A brief description of Pediatric Palliative Care, Perinatal Palliative Care and Pediatric Hospice Care
Pediatric Palliative Care
Palliative Care is often recommended for newborns with trisomy 18 or 13 who are able to be discharged from the hospital to home. Palliative care focuses on patient comfort but also allows interventions such as therapies, treatments and surgeries. However, cardiac repair for those with trisomy 18 or 13 will likely not be approved. Many healthcare providers are unaware of survivors with these syndromes which might affect their advice to parents. It is important to ask those taking care of your child if they are aware that 5-8% of these children survive their first year. Palliative care helps parents with decision-making about care for their child with a life-limiting diagnosis. It can begin early in a diagnosis and extend for years.
Perinatal Palliative Care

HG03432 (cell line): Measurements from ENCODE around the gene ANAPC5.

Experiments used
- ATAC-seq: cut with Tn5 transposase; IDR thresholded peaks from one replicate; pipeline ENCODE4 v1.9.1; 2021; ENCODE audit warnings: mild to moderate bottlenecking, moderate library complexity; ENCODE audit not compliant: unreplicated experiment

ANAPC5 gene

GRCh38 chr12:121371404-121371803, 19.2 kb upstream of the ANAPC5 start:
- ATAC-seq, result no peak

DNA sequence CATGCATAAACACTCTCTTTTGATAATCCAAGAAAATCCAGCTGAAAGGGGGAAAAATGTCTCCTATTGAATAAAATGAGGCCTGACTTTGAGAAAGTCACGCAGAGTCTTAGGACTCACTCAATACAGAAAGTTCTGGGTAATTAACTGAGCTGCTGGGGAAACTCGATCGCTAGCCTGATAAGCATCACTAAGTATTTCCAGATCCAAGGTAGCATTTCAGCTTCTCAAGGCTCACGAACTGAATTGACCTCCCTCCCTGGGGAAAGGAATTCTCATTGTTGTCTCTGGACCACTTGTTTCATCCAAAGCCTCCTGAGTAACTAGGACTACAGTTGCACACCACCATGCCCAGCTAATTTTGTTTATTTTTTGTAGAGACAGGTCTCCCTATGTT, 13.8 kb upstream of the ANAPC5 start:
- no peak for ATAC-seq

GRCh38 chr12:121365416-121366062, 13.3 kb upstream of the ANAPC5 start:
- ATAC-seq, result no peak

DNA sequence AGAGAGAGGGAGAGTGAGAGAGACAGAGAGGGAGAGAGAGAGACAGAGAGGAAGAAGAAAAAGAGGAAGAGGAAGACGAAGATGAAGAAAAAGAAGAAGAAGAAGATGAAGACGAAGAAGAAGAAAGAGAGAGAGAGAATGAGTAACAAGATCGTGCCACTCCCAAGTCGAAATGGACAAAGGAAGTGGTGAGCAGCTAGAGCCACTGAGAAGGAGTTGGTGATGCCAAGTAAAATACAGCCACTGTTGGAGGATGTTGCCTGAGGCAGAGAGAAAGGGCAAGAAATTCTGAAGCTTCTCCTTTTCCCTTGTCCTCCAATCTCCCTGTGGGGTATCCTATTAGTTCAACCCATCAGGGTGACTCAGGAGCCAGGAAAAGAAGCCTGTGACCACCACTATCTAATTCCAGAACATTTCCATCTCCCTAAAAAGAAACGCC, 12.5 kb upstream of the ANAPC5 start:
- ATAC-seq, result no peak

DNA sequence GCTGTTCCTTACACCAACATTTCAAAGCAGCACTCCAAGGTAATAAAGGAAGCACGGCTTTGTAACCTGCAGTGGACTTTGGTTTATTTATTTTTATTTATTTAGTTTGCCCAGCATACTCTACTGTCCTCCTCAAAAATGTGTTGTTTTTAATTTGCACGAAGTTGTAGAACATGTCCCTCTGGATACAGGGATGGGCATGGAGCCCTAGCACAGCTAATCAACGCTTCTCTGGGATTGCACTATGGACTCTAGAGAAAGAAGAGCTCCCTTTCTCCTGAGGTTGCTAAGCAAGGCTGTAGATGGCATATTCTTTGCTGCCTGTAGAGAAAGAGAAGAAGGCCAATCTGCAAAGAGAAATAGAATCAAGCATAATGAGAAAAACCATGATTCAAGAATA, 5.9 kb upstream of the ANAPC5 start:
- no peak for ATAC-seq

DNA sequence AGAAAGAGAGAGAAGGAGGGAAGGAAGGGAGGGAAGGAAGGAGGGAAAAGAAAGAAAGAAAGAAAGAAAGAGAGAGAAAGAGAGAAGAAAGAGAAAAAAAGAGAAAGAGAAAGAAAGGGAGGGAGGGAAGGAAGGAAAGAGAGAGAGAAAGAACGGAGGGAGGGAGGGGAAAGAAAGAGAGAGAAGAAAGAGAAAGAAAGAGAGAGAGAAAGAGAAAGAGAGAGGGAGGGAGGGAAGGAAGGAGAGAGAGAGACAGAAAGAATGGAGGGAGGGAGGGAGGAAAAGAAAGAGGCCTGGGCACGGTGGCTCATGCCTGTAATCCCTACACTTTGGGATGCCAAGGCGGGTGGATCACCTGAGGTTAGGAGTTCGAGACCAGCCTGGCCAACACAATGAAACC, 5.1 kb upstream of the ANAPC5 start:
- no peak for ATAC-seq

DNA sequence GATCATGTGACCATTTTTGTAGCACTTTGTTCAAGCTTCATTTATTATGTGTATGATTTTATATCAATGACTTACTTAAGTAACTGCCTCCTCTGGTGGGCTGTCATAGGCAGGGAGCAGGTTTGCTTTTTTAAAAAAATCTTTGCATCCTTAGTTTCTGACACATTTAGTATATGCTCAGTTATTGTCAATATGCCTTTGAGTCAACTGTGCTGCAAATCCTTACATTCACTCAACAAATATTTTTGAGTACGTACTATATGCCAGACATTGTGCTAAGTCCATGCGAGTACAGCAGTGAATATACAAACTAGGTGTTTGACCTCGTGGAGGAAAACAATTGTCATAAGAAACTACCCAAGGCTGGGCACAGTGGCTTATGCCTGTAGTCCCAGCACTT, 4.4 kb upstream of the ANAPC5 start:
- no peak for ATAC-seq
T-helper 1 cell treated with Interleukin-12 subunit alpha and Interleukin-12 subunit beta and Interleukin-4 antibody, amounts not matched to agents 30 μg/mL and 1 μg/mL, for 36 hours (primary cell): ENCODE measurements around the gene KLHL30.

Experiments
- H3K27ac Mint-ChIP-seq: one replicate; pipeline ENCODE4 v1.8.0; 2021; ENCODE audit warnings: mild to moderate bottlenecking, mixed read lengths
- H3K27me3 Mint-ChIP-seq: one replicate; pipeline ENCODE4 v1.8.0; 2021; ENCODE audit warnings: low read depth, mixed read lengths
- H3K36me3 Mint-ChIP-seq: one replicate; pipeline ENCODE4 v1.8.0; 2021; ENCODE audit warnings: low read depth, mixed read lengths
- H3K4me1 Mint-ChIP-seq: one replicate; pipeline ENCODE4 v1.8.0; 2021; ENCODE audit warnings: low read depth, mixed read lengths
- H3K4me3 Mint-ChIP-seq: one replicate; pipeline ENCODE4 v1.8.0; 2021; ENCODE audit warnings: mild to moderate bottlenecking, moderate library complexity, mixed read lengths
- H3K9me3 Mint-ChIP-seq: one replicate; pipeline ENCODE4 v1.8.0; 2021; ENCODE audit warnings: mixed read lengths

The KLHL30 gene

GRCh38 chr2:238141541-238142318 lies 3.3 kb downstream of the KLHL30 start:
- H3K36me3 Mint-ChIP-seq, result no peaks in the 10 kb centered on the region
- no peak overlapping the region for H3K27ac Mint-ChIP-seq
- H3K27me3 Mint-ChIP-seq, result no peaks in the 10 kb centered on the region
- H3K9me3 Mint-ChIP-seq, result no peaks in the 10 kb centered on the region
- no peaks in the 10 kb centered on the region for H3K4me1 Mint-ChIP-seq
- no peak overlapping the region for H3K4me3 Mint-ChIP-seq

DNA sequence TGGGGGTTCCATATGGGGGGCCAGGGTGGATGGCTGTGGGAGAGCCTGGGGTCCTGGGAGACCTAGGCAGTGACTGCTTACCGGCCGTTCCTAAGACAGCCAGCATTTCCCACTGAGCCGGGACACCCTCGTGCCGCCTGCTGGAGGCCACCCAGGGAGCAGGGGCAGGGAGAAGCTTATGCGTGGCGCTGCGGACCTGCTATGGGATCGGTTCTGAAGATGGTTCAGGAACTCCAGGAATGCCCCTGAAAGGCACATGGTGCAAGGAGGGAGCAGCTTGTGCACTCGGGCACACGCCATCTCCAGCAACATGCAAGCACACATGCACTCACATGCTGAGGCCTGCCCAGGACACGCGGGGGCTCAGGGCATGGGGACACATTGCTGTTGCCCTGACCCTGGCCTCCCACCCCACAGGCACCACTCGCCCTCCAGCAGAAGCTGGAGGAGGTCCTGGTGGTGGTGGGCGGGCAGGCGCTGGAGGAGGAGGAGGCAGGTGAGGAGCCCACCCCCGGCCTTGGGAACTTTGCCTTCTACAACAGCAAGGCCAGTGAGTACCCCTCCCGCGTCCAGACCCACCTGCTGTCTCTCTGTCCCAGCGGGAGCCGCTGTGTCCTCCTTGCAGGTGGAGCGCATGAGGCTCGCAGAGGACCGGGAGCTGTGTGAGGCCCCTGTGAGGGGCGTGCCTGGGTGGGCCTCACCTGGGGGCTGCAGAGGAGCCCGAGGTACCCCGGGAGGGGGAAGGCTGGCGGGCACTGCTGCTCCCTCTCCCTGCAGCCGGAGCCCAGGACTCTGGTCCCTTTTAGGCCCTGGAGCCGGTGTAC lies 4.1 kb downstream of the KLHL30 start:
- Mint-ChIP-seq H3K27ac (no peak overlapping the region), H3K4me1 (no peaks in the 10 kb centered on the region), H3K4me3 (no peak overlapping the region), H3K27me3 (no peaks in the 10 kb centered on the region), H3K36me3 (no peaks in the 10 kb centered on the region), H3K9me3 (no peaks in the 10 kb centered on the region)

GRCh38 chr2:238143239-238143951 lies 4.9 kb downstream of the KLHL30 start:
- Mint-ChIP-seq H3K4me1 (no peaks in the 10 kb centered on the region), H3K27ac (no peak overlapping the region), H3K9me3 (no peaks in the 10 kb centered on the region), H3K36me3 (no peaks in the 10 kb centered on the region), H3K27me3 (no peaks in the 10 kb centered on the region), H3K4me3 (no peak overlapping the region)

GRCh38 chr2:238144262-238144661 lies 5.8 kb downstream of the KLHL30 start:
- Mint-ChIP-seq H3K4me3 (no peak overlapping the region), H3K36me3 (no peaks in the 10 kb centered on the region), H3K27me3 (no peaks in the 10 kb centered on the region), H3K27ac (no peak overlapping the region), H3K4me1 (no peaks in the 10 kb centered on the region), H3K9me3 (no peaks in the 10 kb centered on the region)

Perinatal palliative care (PPC) is consultative for expectant mothers who choose to continue their pregnancy after learning the expected baby has a life-limiting diagnosis. PPC helps families with making choices about the birth and end of life care. A birth plan is created to also include parents’ wishes about care and interventions, if their baby survives birth. Survival statistics for trisomy 18 and 13 will likely encourage guidance to anticipate loss but it is crucial that care providers also allow hope for the predicted small possibility of survival.
Pediatric Hospice Care
Hospice care is for those considered to be in their last 6 months of life as determined by their physician. Many physicians do not expect those with trisomy 18 or 13 to survive and referral to Hospice is common for these infants, and also for survivors with these disorders who are not doing well. Hospice provides only comfort care to ease symptoms, but no interventions for a cure. Hospice also provides emotional and spiritual support to families.